GreatSchools recently launched its list of Top Schools. The list features five high schools in each state that represent the qualities of a great school, including academic performance and parent involvement. What do you think make the qualities of a great school? How would you expand this list?
Here's the link to the Top Schools page: http://www.greatschools.net/top-high-schools/
And to the corresponding article: http://www.greatschools.net/cgi-bin/showarticle/3703
Here is what I would add to the list of what makes a great school, community outreach and school security.
At my son's school I've never felt any community between the parents, staff, or the students. They don't reach out to the community, when they do have something going on it's the same thing over and over. I see this not just at my son's school but my niece and nephews schools as well. If schools did things more oriented towards the communities they were based in they would get a bigger turn out or more involvement from community members. I wish schools would stop trying to be a "one size fits all" institution.
Security, for me is another big issue at local schools. When the bell rings except for kindergartners the children scramble out of those classrooms and run amok. It's my opinion, that this lack of security through disorganization is a situation ripe for child predators.19394
Apart from the obvious Academic Excellence, I believe great teachers make a school great! If the school principal and his/her teachers altogether are cheerful, enthusiastic, compassionate, and have a passion for teaching, it automatically translates to a great school!19393
The school my son goes to is great! They are personable with "him and "I". Their attitude is "your in my class, and I plan on you going to college". They are PRO-CHILD. and i am "very happy" with them. I never have to make a "appointment to speak with them". Yes, he goes to a "private school", and it was the "BEST" decision we ever made.19392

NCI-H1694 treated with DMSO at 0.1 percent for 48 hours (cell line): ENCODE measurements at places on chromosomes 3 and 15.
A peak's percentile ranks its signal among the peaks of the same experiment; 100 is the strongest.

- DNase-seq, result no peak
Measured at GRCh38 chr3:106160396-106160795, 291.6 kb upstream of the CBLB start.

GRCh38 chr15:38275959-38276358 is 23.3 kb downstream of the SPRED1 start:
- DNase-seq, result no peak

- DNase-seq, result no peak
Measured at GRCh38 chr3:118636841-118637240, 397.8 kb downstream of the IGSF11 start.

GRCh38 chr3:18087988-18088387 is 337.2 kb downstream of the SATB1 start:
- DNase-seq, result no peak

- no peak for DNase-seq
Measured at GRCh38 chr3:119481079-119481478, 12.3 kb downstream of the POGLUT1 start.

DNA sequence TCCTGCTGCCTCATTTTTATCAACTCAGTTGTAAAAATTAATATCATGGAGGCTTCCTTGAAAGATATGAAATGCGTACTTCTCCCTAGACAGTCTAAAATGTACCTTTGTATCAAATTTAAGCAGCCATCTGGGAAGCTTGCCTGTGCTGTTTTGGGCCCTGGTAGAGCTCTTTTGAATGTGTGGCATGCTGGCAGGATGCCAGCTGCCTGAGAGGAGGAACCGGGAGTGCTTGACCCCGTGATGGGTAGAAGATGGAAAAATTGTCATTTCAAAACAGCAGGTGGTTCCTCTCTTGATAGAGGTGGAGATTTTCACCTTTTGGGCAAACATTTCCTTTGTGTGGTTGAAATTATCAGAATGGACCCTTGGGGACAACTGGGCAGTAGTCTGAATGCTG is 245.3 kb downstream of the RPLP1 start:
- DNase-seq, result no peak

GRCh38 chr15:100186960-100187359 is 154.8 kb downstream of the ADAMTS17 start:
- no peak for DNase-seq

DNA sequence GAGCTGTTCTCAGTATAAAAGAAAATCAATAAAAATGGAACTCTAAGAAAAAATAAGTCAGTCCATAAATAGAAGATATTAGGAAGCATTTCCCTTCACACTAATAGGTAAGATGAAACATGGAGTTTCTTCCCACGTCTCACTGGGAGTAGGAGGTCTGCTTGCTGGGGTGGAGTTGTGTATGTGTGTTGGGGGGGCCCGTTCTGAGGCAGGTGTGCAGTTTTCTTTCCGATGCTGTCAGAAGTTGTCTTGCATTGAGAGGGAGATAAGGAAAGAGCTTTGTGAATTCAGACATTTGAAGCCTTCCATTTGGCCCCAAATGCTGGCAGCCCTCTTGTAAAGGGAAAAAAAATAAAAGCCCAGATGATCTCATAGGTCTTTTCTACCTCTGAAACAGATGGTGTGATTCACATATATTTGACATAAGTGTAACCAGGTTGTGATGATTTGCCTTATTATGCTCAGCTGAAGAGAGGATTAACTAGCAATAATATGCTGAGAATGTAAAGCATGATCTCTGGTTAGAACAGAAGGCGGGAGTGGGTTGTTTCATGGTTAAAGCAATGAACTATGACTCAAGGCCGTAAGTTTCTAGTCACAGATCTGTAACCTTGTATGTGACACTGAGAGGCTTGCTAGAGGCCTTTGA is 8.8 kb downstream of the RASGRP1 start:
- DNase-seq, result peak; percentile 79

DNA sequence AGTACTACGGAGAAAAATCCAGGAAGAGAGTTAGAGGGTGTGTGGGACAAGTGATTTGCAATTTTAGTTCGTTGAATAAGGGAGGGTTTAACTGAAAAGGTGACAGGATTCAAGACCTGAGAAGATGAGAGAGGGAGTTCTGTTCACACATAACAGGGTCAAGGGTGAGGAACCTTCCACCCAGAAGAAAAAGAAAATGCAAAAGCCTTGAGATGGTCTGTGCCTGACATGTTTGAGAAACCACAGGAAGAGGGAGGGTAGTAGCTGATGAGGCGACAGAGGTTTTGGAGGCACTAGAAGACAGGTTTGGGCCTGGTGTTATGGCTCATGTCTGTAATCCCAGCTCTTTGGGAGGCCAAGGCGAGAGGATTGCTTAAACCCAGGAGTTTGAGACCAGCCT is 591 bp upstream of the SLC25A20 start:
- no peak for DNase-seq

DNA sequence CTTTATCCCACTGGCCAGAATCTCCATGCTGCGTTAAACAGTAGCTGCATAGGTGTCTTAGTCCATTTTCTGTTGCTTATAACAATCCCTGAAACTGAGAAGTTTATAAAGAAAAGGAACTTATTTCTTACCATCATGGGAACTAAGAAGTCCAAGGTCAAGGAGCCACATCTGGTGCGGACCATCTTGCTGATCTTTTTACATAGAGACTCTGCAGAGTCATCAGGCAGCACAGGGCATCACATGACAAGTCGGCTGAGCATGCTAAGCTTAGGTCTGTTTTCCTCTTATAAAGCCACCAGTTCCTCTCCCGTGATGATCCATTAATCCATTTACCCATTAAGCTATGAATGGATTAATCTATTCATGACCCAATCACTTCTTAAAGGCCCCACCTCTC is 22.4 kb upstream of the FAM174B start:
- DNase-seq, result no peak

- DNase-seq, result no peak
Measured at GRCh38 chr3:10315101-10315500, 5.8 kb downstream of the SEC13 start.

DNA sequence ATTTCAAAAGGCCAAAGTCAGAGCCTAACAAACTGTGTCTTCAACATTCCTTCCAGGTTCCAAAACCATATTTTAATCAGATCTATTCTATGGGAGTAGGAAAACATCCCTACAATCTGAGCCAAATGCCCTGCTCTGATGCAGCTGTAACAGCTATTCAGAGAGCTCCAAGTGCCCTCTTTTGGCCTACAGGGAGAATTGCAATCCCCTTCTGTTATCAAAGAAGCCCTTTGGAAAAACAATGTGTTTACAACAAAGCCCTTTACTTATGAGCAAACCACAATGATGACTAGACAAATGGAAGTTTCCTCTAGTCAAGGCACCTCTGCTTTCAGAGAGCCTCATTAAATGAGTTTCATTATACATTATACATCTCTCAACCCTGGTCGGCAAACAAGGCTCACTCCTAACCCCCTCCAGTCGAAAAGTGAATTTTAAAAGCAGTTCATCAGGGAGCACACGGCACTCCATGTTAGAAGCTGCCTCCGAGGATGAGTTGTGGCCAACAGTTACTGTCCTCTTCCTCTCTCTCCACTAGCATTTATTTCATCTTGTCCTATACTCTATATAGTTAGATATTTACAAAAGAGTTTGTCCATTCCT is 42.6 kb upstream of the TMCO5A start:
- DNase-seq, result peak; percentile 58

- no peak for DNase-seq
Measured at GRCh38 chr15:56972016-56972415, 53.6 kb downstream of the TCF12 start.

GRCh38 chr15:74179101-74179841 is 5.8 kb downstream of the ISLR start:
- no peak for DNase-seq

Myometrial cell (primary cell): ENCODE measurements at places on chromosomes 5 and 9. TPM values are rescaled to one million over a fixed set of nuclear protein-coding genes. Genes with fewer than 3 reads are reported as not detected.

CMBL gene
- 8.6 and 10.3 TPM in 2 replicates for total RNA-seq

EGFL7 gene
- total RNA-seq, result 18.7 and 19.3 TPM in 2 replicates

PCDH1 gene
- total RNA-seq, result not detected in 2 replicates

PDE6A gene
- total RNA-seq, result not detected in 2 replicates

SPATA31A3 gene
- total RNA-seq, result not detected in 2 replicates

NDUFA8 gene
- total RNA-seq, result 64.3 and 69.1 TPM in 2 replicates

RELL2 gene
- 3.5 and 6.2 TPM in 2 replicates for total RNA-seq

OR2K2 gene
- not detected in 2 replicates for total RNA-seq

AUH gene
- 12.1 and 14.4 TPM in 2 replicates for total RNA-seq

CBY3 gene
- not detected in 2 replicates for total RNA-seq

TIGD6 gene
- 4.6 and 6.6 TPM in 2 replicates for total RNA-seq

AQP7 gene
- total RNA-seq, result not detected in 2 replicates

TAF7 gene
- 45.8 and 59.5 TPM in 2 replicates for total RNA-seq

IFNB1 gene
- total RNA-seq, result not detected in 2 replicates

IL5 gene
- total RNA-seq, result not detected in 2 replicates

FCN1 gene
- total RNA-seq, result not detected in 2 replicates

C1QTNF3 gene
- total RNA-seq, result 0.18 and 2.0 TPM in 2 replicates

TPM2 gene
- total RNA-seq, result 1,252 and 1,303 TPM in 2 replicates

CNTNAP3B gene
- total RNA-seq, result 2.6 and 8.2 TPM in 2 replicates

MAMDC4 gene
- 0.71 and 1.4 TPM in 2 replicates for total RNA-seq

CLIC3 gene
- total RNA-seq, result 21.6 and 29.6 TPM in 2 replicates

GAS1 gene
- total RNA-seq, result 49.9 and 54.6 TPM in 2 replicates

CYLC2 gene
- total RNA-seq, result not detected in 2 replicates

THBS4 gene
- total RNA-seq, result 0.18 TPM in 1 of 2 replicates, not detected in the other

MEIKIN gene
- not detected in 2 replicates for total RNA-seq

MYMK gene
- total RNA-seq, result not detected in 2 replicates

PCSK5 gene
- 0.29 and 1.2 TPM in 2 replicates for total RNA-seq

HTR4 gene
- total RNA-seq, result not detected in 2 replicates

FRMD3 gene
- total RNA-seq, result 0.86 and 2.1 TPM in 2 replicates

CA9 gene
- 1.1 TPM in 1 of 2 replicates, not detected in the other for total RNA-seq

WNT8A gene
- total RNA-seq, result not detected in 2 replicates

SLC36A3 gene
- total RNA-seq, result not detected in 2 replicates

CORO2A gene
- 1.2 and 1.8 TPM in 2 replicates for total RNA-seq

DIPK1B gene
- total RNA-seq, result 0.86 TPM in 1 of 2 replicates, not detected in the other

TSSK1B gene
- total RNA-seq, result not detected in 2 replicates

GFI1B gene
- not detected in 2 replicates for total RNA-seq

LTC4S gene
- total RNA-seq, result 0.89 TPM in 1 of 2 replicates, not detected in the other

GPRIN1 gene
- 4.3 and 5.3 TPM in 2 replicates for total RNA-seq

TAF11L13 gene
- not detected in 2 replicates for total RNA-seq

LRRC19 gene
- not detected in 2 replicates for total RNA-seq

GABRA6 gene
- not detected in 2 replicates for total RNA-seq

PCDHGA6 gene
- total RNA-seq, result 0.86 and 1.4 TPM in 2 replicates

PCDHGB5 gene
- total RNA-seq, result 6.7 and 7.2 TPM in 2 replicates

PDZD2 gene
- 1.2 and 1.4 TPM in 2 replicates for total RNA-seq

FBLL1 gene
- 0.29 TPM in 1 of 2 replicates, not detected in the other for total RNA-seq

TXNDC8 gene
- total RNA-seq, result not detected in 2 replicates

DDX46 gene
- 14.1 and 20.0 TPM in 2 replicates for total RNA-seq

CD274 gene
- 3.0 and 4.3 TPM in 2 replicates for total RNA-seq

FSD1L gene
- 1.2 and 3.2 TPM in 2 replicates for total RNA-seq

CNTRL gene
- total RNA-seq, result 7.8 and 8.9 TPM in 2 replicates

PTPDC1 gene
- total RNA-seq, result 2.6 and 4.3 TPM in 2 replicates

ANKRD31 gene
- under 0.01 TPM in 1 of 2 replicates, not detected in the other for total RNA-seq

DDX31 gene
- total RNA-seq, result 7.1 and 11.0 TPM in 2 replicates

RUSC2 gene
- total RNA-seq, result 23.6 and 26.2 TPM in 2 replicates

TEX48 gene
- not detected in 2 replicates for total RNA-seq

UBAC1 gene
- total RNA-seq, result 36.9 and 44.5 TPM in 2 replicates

To me, a great school is great for a kid or family based on its philosophy and its fit. What might have been amazing for my son won't necessarily be great for my daughter.
I want to see:
Strong academics. I want the focus to be on the three R's first, then fill in the gaps.
Strong community effort. I want the administration to work with the teachers and both those groups to look at the parents as partners.
Strong commitment. I want everyone involved to focus on the success of every child--from parents to students to the yard duty guards to the volunteers. And I want the kids to want to succeed as well.19390
We have a few so called great schools here and they may meet the academic standards but what good is it when the students are strung out on drugs? A few of our so called "5 STAR" schools have major drug problems which continue to be ignored. One school is called Heroin High and the other is known for Cocaine. I think first and foremost in this era, the most important thing should be the students safety and drug infested schools are not safe. JMO.19389
My five great things are teachers, teachers, teachers, teachers, and all the necessary teaching materials. I can still remember one of my great teachers. As a freshman in college, a young law professor taught me and other two hundred students a course titled, Nigerian Legal system and International law. He was a mean teacher, but an excellent lecturer with a purpose to get the best out of his students.